“If we are going to fulfill mission as Christians, we have to serve one another,” she says. “People served us as well. It’s kind of like karma: What you put out there, you get back.”

Pay It Forward

Even on the most optimistic day, Denver is a long way from Cincinnati. But for an 18-year-old, deciding to leave the security of home in the high plains to start a new life as a Xavier student amidst the valleys and hills of the Queen City, the decision and the distance take on a larger significance. It’s a decision that requires courage and commitment of so many levels: spiritual, emotional, intellectual and financial.

Matt Robinson knows.

After visiting Xavier on his tour of colleges as a high school senior, Robinson felt like Xavier was the right place. But the biggest barrier before him wasn’t the miles between Denver and Cincinnati, it was the money. How could he afford it?

After applying and being accepted, the answer arrived one day in the mail. He was awarded a St. Francis Xavier Scholarship. Suddenly the gap between Xavier and a state university was closed and his decision made.

“Without it, I can say without a doubt I wouldn’t be here,” says Robinson, a philosophy, politics and the public major who plans to teach in inner-city schools as part of the Teach for America program after graduating in May. “Once it came through, I never looked back. I knew that I had to be here.”

Robinson’s story is, in many ways, a familiar one. One of four siblings—and the third of four to go to college—a school like Xavier could easily have been out of the question. “It just was not financially feasible to go to a place like this without any help,” he says.

Financial aid, in one form or another, has grown in importance in recent years. Now as college tuition costs creep higher nationally, competition for top students tightens and overall economic uncertainty continues, the importance of endowed scholarships at Xavier cannot be overstated.

“An endowed scholarship is, in my opinion, the most important gift somebody can give to the University,” says Peter Owendoff, Xavier’s senior regional director for development. “It’s intangible, but it has so many faces—it effects some many people in so many ways. Getting a loan is a little bit more difficult in the current economic conditions,. Xavier is not an inexpensive institution. It’s the generosity of individuals through scholarships that makes a Jesuit, Catholic education possible.”

The University is highly dependent on tuition, but tuition doesn’t cover the full cost of educating a student. It cost about $34,510 to educate one student for one year at Xavier. Each student pays an average of $17,889 out of pocket, leaving a gap of $16,621. At many schools, that gap would be made up with interest generated by endowed funds. At Xavier, much of that is drawn from the University’s general fund.

In his long association with the University, Gerald De Brunner has seen Xavier through the eyes of a student and as a member of the University’s board of trustees. This combination of inside/outside experiences give the 1959 graduate a long, well-rounded view of the way Xavier works. Looking at the big picture, De Brunner says, scholarships would clearly benefit from an increase in Xavier’s endowment, which has traditionally been far less than the endowments of the schools with which it competes.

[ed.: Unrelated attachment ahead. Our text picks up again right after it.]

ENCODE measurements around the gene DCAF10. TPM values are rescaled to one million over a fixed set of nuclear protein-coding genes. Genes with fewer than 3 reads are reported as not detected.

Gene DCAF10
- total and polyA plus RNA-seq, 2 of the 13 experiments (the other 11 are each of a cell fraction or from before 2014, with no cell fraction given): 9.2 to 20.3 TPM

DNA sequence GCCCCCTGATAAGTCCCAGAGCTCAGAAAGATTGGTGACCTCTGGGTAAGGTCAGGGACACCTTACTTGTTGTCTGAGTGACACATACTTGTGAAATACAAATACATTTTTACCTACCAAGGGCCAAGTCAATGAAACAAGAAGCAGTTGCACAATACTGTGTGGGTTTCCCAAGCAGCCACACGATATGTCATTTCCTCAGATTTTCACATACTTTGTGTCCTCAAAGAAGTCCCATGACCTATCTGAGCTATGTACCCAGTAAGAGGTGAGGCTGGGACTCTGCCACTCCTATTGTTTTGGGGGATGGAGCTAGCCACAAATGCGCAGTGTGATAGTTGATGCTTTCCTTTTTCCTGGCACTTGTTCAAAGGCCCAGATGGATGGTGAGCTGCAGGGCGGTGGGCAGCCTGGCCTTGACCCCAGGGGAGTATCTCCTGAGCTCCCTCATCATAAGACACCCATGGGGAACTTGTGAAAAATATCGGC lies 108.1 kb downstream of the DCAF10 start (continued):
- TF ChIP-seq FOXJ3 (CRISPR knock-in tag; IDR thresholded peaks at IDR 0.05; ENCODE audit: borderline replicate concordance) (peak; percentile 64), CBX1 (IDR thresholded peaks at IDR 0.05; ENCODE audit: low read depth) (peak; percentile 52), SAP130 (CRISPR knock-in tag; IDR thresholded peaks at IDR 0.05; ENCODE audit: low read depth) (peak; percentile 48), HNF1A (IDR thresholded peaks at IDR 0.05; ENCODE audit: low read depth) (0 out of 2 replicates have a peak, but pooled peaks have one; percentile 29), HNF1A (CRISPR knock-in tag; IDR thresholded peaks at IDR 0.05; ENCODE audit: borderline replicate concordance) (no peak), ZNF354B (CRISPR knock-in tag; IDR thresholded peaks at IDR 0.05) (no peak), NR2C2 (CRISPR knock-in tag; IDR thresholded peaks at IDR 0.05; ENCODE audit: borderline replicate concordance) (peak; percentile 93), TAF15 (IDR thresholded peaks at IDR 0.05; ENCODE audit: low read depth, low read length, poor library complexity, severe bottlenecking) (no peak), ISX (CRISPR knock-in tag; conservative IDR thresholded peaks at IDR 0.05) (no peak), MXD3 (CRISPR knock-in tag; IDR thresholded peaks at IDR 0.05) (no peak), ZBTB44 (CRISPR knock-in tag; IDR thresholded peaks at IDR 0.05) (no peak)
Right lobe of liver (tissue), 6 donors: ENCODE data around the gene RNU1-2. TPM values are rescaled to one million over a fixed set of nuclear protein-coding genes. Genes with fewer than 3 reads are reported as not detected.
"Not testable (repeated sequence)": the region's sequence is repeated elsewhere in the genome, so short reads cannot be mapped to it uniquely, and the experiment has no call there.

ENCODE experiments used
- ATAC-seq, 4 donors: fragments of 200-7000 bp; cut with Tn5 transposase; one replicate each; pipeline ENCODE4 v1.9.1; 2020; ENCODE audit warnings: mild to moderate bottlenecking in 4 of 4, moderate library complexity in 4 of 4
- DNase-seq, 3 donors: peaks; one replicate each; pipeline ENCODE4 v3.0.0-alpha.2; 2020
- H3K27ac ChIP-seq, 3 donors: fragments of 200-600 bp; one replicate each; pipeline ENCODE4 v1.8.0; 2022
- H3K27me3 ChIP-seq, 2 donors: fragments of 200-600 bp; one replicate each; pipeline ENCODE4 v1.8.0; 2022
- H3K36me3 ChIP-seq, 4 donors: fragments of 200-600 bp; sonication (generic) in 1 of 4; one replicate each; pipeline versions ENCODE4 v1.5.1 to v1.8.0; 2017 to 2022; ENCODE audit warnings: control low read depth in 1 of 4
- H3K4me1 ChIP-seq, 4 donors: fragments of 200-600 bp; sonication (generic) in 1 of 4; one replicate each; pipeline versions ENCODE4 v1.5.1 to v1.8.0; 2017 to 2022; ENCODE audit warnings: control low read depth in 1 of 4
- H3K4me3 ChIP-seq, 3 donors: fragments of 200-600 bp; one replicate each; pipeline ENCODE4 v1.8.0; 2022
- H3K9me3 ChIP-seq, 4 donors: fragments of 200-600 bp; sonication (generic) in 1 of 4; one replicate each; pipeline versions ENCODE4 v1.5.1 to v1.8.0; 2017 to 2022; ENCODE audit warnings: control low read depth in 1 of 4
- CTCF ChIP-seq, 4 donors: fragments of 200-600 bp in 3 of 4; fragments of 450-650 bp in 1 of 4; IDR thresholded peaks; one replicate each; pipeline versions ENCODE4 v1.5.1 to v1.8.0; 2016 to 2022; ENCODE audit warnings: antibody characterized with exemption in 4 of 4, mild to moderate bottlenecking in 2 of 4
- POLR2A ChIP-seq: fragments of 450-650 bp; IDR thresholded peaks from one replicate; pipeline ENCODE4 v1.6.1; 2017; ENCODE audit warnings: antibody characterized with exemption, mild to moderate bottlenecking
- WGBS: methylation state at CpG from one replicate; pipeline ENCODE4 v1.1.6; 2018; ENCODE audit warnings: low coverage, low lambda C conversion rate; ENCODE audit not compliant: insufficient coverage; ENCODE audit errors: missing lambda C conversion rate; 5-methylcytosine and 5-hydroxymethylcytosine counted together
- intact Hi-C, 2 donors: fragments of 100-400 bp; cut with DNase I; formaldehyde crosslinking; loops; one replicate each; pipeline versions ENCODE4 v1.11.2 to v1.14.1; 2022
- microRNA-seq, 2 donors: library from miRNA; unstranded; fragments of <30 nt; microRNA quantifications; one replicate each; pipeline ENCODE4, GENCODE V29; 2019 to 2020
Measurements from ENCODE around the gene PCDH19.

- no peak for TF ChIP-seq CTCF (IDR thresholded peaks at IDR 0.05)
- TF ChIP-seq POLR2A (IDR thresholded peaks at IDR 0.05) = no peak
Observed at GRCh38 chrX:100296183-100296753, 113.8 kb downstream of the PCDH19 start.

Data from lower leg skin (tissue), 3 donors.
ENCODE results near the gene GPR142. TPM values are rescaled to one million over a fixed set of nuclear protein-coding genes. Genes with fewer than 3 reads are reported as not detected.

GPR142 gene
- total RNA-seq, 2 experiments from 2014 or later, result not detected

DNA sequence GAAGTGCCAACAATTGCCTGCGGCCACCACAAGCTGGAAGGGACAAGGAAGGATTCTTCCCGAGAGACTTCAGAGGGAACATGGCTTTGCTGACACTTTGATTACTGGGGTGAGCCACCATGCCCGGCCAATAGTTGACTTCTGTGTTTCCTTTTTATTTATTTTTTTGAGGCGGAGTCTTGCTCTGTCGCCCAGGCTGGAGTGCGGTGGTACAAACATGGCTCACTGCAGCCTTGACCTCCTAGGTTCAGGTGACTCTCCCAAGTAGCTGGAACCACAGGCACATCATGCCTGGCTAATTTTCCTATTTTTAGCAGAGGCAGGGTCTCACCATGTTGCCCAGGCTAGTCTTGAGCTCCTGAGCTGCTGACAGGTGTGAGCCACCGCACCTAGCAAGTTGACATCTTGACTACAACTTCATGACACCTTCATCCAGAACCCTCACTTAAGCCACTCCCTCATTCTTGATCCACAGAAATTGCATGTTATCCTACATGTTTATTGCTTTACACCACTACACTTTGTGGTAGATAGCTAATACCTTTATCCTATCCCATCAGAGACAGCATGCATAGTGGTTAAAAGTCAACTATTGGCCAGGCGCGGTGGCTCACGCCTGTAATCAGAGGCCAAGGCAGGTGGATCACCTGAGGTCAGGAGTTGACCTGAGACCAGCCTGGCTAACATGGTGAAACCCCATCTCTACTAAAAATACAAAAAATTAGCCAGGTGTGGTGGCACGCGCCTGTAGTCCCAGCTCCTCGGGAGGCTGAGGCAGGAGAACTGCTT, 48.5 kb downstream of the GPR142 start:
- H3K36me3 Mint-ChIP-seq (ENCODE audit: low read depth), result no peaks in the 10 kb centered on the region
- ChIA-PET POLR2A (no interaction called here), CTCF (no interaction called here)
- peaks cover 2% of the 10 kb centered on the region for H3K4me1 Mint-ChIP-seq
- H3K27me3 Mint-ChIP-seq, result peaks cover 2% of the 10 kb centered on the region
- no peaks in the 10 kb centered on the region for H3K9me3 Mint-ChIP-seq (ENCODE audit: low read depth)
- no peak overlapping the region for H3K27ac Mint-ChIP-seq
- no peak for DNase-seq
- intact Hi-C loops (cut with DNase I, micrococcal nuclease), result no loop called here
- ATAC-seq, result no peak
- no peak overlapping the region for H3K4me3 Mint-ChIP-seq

“I was on the board of trustees for a long time, so I’m very familiar with the numbers,” he says. “If the University had more of that funded via the endowment, it could use more of that money for other good purposes. Less would have to come out of the general fund.”

As of August 2008, Xavier had approximately 357 endowed scholarships with a total equity of $41.5 million, an average equity just under $116,400 and a total market value of about $61 million. Projections for the 2009-2010 academic year indicate $37 million is needed for undergraduate tuition, and a total of $40 million is needed for all types of financial aid, including graduate tuition and remission. Of this, just $2.3 million will be funded by the endowed scholarships.

When it comes to endowed funds, here’s no question that Xavier is playing catch-up. “We are still behind schools we benchmark—Dayton, Marquette, John Carroll,” Owendoff says. “They had operations in place 20, 30, 40 years before Xavier, so their endowments are much greater than the ours. We’ve come a long way, but we have long way to go.”

Selling donors on the idea of endowing a scholarship can be tricky—at least initially. The concrete, tactile nature of bricks and mortar are often much more appealing, Owendoff says. But that attitude often shifts when donors see the real-life impact scholarships have on students.

Like Jana Clear. The junior marketing major from Hamilton, Ohio, overcame childhood leukemia and entered the University three years ago on an ultra-competitive Service Fellowship.

“For me, coming to Xavier was a choice that I knew I always wanted,” she says. “But having two brothers and being given a private education my whole life financially took a toll on my parents. But they really pushed me academically and gave me the opportunity to apply for this scholarship. I ultimately receive it, and that’s why I’m here. I’m not sure if Xavier would have been an option without the financial aid and the scholarship process.”